On Saturday, Scott Kelly, singer, guitarist, and founding member of the metal band Neurosis, came to Facebook to “address certain misconceptions and put the record right” concerning the “emotional, financial, verbal, and physical abuse of my wife and younger children.”
Author R.L. Kelly claims he covered up the violence he suffered and “I separated from my relatives and friends, and I devised methods to keep my wife and children home from job and school.
Keeping control became an obsession, and I resorted to using threats, manipulation, and even talk of self-harm or suicide, as well as harming other people physically and damaging their reputations, to maintain it.”
Scott Kelly also said in the same statement that he had “completely and permanently retired” from the music industry.
In reaction to Kelly’s article, the surviving members of Neurosis published a statement reading in part, “We cannot emphasize the amount of revulsion and sadness we feel for a guy who we once called Brother.”
After discovering “about horrific acts of violence he did against his family over the past years,” the band said they had to break up with Kelly in 2019. They claim that Kelly’s wife specifically asked the band to keep their identities secret at the outset. Therefore Neurosis waited to announce themselves publicly.
It was in 1985 when Kelly, Dave Edwardson (bass), and Jason Roeder (drums) formed Neurosis—adding guitarist/vocalist Steve Von Till in 1989 and synth/visual artist Noah Landis in 1995, transforming Neurosis from a hardcore punk band into one with doom-metal tendencies.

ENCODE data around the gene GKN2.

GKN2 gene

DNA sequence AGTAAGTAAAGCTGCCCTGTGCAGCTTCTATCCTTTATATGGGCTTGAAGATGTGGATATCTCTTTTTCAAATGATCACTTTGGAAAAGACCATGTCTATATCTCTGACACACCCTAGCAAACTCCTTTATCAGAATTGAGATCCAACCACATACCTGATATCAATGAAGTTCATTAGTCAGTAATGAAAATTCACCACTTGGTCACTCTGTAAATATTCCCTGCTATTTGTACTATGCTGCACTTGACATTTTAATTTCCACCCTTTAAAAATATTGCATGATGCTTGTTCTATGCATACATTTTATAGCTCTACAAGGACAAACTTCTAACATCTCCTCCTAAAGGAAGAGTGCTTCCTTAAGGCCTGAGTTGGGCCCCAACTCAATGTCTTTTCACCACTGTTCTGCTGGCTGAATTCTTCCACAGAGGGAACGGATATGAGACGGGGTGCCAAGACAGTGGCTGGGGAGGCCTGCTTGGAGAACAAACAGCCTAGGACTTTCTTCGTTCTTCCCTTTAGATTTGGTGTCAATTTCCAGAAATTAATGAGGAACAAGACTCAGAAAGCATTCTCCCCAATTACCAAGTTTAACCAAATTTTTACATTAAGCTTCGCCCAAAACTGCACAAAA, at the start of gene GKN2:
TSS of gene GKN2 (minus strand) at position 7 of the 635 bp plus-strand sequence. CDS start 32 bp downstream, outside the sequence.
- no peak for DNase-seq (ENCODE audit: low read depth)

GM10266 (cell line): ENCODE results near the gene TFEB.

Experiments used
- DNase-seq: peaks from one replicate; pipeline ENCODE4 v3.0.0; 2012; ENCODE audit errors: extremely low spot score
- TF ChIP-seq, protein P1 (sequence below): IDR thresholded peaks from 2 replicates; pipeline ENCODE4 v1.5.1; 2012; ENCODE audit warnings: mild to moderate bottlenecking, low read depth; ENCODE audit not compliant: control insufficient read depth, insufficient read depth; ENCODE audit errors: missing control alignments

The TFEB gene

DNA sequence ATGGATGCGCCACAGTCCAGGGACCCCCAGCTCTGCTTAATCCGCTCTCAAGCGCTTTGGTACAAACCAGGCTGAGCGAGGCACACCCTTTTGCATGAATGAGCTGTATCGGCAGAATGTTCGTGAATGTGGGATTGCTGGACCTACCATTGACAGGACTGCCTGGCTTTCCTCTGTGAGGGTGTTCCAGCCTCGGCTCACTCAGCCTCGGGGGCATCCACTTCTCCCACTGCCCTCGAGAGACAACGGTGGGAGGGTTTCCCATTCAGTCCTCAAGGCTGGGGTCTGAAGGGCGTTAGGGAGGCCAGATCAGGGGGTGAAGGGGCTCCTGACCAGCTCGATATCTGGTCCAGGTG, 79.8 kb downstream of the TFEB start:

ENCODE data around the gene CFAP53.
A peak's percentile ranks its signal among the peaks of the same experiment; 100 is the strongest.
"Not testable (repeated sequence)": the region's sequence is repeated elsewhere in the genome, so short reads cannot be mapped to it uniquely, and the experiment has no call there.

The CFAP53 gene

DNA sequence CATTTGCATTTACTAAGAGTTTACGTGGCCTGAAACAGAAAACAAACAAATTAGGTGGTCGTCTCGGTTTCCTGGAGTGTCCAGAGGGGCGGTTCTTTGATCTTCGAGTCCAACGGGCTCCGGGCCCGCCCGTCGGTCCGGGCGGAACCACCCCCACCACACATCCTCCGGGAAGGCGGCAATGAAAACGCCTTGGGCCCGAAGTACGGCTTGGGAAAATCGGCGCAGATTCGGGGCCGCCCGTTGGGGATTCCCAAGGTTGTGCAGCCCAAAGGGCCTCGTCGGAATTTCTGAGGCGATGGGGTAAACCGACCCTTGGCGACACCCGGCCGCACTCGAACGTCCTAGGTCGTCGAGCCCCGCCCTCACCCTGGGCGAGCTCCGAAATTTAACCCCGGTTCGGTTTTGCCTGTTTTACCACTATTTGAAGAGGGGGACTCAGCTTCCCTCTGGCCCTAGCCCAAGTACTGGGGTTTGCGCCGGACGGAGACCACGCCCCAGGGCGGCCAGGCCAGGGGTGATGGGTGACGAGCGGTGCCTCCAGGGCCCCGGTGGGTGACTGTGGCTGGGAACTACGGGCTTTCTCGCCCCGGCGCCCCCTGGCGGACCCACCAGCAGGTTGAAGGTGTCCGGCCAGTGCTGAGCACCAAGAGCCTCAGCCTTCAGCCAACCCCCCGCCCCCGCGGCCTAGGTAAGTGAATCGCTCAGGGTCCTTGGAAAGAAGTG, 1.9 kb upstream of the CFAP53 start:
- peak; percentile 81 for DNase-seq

Not only did albums like Souls at Zero, Through Silver and Blood, and Times of Grace leave permanent traces on metal, but they also impacted heavy music.
Not to mention his solo work and the first album by his newest band, Absent In Body, which came out in March, Kelly has been engaged in several Neurosis offshoots.
Kelly claims that he sought to prevent his wife from leaving the violent relationship by “I made an effort to persuade her and others that I was insane, hallucinating, and clueless. She made some inquiries about therapists and psychiatrists on my behalf.
The experts exposed my elaborate falsehoods and deceptions.” He follows his most harrowing admission: “I hounded and tormented her day and night and forced her and our child to live in continuous terror.”
Kelly has made similar claims in the past. A 2017 essay detailed his fight with and cover-up of mental illness “at the workplace and in public from the folks I see daily. ” Kelly claims that after stopping his medicine, he “abandoned his family for a week while regularly tormenting my wife with cruel phone calls and text messages.”
For the previous twenty years, we have lived far away and only seen Scott Kelly when meeting up to collaborate on music or perform gigs, Neurosis says in its statement.
“When we weren’t there, we had no clue what life was like for him and his family. Scott Kelly has admitted that his abuse was planned, specific, and hidden from even his closest friends and family.”
Sanford Parker, Kelly’s bandmate in Corrections House and Mirrors of Psychic Warfare and a producer and musician in his own right, “didn’t know how much Scott Kelly was torturing his kids. He had often spoken about his “mental sickness” and actions he regretted, but never something on this scale.”
Parker’s answer to the metal community is even more direct: “Many people seem to like him for his forthrightness, but I find it completely unwarranted. Neither you nor I should feel sorry for Scott Kelly.”
Through their music and the lyrics penned by Kelly and Von Till, Neurosis have spent their whole career digging out the lowest depths of despair.
There is nothing heroic about persistently beating your wife and children, the surviving members insist, even as they “grieve for the loss of our life’s work and a legacy that was important to us.”